Take a chance on France
With prices under pressure from duty, short harvests and an exodus of growers struggling to make money from grapes, French wine suppliers face a balancing act. On the one hand it is a struggle to maintain value for money at entry level – but on the other, many are benefiting from consumers trading up.
French wine sales grew 2% to £783 million in the UK off-trade over the past year, while volumes slumped 5% to 10.7 million 9-litre cases – pushing the average bottle price up 7% to £6.27, according to Nielsen data for the year to January 4.
“France cannot compete against Italy, Spain and parts of the New World when it comes to lowest price varietal wines. Very little, if anything, can be bought in France for under €1, while it is still commonplace in Spain and Italy,” says Alliance Wine’s France buyer Liz Donnelly.
“France needs to aim above this level to find its area of strength. It can offer interesting, well-made wines at £6.99 and above. Inevitably it takes more effort to sell at these price points, so it’s a huge challenge for retailers to get their customers to trade up and explore France.”
At Tesco, value offers have “reinvigorated” the main range, says product development manager Lucy Clements, while sales grew 20% in Oddbins, driven by the Rhône, Languedoc- Roussillon and south west France.
Oddbins buyer Ana Sapungiu says lesser- known wine regions could boost their presence on shelves with a point of difference and value for money. “French wine producers need to find ways to engage with younger consumers,” she says. “The established appellations are doing well and are trading on the back of past success, but there isn’t any significant innovation.”
Donnelly believes French producers need to work on their packaging and move away from traditional labelling styles.
“Other great European wine-producing countries such as Spain have a huge number of innovatively designed labels which give the wines shelf appeal. France needs to take this on board to tempt people to look at more than the price,” she says.
Hatch Mansfield has seen strong sales in its French portfolio, dominated by Burgundy and the Rhône – and brand manager Lynn Murray believes consumers are beginning to rediscover these regions as they look for “elegant, refined wines that complement rather than dominate”.
But she says availability and prices are becoming an issue for Burgundy.
“The lower end of the appellation – Maçon Blanc Villages level and village whites such as Meursault or Puligny, and even the lesser-known villages – is a concern as the wines become more premium for the mainstream consumer.”
Boisset communications director Nathalie Bergès-Boisset says French producers need to innovate to meet the challenge set by the short harvest. She adds: “We will see a return of brands. In the context of price increases, wine shortages and innovation, the balance between appellations and brands will be readjusted. Heritage, history and premium feeling will come from brands.”
Others see value for money coming from southern France, with Languedoc, Roussillon and Provence tipped as the next big trends.
Tim North, UK director of Les Grands Chais de France, says: “There are substantial shortages and therefore cost increases in some regions – notably Bordeaux and, to a lesser extent, the Rhône.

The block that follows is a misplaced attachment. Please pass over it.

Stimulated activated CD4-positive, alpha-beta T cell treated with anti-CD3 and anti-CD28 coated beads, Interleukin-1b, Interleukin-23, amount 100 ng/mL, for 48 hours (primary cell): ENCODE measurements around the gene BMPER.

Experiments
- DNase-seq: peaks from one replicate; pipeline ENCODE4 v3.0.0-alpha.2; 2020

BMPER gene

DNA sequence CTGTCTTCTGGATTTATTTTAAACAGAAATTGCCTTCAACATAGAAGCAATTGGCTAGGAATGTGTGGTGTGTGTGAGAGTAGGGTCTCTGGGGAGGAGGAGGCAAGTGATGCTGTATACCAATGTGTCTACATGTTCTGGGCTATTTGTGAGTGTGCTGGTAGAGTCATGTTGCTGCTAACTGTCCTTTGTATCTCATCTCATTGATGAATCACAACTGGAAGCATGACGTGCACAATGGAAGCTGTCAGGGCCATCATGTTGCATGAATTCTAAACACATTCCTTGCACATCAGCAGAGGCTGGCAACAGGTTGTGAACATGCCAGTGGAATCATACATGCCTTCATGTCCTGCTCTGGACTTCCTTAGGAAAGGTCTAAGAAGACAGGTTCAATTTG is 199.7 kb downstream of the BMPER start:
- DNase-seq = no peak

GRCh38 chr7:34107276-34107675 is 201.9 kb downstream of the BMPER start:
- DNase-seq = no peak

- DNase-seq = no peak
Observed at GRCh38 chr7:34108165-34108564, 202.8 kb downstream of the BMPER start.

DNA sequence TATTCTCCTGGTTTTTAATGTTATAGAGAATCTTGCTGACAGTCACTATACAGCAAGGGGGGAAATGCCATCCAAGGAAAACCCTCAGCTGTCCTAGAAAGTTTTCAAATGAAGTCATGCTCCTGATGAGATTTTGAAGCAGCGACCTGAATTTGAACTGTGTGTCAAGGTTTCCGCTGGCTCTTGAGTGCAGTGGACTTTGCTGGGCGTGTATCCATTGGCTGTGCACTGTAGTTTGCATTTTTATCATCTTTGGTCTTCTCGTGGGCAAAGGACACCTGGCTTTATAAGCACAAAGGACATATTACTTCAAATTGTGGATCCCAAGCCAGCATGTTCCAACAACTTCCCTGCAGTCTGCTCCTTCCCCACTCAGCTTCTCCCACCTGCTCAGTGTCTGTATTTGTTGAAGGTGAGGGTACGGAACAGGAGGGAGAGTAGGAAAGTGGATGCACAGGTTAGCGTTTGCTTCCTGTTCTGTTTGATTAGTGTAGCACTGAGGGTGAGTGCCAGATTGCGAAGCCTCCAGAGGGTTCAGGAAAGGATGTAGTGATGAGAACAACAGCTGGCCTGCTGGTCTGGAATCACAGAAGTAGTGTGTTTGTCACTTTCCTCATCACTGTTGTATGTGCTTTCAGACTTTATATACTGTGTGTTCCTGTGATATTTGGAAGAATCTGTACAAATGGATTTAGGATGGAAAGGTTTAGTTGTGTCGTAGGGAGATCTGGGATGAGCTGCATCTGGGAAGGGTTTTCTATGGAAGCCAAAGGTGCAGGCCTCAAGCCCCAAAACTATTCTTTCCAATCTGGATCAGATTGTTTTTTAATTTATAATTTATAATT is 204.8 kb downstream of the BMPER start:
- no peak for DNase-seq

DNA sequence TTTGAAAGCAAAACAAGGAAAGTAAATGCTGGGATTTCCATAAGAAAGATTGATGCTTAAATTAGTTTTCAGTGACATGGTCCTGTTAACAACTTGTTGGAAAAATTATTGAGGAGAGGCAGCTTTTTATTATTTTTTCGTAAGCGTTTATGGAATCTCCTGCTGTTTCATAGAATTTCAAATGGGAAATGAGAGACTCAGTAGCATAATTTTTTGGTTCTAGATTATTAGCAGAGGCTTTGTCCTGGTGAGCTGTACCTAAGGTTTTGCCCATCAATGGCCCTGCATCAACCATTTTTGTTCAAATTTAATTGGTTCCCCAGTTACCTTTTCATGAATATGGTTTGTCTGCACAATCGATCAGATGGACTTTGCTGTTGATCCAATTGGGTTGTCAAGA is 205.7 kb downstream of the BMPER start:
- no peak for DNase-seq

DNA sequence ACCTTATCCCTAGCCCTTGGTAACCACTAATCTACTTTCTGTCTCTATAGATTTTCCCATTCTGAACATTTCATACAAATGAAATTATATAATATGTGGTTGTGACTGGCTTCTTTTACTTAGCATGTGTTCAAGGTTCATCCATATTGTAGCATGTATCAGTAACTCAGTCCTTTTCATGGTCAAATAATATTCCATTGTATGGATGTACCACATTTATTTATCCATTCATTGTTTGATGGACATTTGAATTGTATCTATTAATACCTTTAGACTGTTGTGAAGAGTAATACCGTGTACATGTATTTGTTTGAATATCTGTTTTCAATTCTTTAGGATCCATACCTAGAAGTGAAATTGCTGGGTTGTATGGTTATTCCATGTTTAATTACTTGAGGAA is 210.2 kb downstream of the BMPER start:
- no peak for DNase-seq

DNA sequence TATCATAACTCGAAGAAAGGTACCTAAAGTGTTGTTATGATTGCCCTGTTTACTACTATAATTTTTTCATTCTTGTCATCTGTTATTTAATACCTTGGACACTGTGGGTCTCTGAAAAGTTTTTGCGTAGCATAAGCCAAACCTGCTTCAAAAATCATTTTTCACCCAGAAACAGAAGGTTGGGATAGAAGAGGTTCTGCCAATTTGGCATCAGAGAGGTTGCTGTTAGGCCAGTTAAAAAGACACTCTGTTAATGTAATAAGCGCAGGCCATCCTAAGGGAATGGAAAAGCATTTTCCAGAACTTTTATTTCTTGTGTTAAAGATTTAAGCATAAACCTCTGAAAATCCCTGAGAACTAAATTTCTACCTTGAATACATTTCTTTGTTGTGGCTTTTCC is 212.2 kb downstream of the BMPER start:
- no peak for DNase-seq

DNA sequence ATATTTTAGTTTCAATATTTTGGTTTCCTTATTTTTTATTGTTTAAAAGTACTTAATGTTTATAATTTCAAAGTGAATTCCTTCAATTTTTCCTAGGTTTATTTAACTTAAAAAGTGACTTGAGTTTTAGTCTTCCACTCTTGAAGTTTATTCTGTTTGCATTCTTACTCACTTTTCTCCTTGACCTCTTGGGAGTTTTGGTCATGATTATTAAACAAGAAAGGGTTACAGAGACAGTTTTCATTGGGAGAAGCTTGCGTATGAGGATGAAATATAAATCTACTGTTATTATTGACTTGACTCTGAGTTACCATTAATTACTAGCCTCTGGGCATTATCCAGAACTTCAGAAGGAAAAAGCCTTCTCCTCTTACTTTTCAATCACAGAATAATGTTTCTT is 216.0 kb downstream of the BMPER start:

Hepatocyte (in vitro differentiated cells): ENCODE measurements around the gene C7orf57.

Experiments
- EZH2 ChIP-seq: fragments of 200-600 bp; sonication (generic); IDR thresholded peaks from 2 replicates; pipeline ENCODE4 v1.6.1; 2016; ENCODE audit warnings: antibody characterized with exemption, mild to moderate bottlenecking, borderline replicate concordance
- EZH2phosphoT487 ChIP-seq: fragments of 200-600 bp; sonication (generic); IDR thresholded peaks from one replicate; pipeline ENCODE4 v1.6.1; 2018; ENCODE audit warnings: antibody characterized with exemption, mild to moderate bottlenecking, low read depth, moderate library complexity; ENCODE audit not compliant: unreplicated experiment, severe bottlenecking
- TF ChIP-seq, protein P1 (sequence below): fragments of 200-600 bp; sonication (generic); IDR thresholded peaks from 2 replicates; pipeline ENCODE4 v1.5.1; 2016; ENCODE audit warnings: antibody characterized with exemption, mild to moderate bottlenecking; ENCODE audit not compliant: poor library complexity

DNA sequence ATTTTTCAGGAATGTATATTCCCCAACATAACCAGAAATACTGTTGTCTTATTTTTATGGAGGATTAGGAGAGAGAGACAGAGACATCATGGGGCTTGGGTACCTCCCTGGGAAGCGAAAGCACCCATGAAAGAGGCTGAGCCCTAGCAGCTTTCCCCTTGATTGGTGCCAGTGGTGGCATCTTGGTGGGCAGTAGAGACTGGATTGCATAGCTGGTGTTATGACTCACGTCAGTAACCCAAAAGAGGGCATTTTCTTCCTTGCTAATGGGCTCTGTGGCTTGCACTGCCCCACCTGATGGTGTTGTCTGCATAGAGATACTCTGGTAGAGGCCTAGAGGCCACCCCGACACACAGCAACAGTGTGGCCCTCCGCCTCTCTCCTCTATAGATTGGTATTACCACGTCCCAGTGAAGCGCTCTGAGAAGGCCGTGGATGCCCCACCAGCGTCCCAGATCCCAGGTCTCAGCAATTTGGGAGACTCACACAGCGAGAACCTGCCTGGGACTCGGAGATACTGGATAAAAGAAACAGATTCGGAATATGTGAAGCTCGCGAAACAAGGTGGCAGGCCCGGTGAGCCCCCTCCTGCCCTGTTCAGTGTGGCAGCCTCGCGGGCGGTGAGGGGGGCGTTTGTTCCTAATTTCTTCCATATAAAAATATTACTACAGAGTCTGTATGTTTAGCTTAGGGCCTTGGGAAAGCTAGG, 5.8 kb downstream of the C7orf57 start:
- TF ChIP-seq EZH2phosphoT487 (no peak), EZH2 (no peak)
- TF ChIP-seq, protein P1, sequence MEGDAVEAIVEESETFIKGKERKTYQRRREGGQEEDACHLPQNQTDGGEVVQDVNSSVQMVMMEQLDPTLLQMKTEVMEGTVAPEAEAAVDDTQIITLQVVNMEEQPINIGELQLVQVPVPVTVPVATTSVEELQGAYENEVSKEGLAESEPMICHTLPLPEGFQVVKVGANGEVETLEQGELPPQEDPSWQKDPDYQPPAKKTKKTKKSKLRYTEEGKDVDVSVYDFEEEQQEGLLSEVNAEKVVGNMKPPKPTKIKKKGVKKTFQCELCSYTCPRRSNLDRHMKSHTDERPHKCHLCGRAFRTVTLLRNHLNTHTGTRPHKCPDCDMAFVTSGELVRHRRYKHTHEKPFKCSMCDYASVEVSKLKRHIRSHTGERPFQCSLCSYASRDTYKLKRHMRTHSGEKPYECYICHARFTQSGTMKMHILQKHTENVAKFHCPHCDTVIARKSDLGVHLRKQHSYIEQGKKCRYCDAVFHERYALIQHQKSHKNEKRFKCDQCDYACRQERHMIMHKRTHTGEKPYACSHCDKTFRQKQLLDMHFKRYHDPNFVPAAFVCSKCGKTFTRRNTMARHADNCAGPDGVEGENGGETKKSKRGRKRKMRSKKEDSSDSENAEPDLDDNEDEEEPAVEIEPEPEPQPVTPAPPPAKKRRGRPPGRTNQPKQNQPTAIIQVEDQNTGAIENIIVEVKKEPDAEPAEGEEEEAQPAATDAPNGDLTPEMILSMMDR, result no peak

“But in the south there are appellations with good availability of quality wines at relatively reasonable prices. We are working with our customers to maintain Bordeaux as much as we can, but moving more of a focus to regions where we can get really good supply this year.”
But North notes that higher end wines are selling well. “While some people have left the wine market or are buying wine less often, people staying in are more engaged and more interested in wine,” he says.
Picpoul-de-Pinet is among suppliers’ and retailers’ top tips for French wine – along with Gros Manseng, Petit Manseng, Carignan and other lesser-known indigenous grape varieties.
Mark Pardoe MW, wine buying director for Berry Bros & Rudd, says: “Anywhere that can offer individuality and an interesting price- to-quality ratio will be worth investigating. Old vines, high altitude and interesting grape varieties offer opportunity for Roussillon.”
France is also well placed to capitalise on the trend towards wines that are naturally lower in alcohol, according to Alliance Wine’s Donnelly.
Hatch Mansfield’s Murray foresees a return to form for the Loire. And she adds: “Muscadet used to be a massive seller in the UK – why not again? It is perfect for today’s palate.” North agrees: “We are seeing a bit of a resurgence in Muscadet. It is light, fresh and aromatic – the kind of wine modern customers like.”
Meanwhile Guy Anderson Wines associate sales director Nadine McCallion is hoping the French fashion for wine cocktails could take off here, while Bottle Green is “going to be pushing the unique Muscat de Beaumes de Venise very hard this year”, according to operations and marketing director Richard Hitchcock.
He adds: “We want to instigate a revival of this multi-occasion wine, ideal as an aperitif or with dessert.”
Wines to watch at France Under One Roof
Grey is the new pink: Gris de gris rosé from Vranken Pommery
Burgundy blend: aromatic fruit and delicate oak from Calvet
Chablis alternative: Blason de Bourgogne Montagny
Vinsobres red: Les Dauphins Côtes du Rhône Reserve
Refreshing white: Jean-Luc Colombo’s Picpoul de Pinet
Next big thing? Beaumes de Venise Terres du Trias
Vintage 2012: White Burgundy from Patriarche
Altitude collection: Château Lorgeril’s Cabardès
French pastries: Badet Clement targets women drinkers
Lively Gascon: Florenbelle l’Excellence from Plaimont Producteurs
French Albariño: Laurent Miquel in a south of France first
Cloudy: 9% abv Nuage from Les Vignerons de Buzet